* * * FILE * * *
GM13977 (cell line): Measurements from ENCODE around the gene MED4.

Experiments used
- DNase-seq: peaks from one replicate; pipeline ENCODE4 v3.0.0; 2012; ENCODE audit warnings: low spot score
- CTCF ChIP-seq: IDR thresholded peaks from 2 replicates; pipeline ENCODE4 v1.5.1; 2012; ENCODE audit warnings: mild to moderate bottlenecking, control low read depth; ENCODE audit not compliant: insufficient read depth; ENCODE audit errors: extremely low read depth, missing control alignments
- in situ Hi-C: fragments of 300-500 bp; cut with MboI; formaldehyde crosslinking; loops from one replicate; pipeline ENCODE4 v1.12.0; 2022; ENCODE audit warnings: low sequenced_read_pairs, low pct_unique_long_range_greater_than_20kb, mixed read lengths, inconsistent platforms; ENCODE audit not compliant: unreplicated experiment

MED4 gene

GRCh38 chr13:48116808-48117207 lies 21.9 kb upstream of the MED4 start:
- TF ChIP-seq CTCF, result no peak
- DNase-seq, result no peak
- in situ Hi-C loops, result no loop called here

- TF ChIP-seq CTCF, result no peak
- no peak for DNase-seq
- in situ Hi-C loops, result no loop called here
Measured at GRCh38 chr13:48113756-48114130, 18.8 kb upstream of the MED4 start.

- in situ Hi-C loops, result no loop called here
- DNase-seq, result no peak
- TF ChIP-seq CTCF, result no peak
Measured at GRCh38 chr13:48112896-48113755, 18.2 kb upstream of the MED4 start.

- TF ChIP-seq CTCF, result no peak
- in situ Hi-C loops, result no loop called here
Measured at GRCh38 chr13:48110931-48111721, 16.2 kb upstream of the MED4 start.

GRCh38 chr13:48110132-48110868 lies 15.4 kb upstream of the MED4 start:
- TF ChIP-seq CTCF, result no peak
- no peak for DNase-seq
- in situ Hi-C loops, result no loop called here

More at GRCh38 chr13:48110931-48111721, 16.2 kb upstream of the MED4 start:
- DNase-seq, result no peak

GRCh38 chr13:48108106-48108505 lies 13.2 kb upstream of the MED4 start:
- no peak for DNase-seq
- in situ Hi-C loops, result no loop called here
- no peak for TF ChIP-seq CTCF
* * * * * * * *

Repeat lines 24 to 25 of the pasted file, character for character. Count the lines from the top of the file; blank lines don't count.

- no peak for DNase-seq
- in situ Hi-C loops, result no loop called here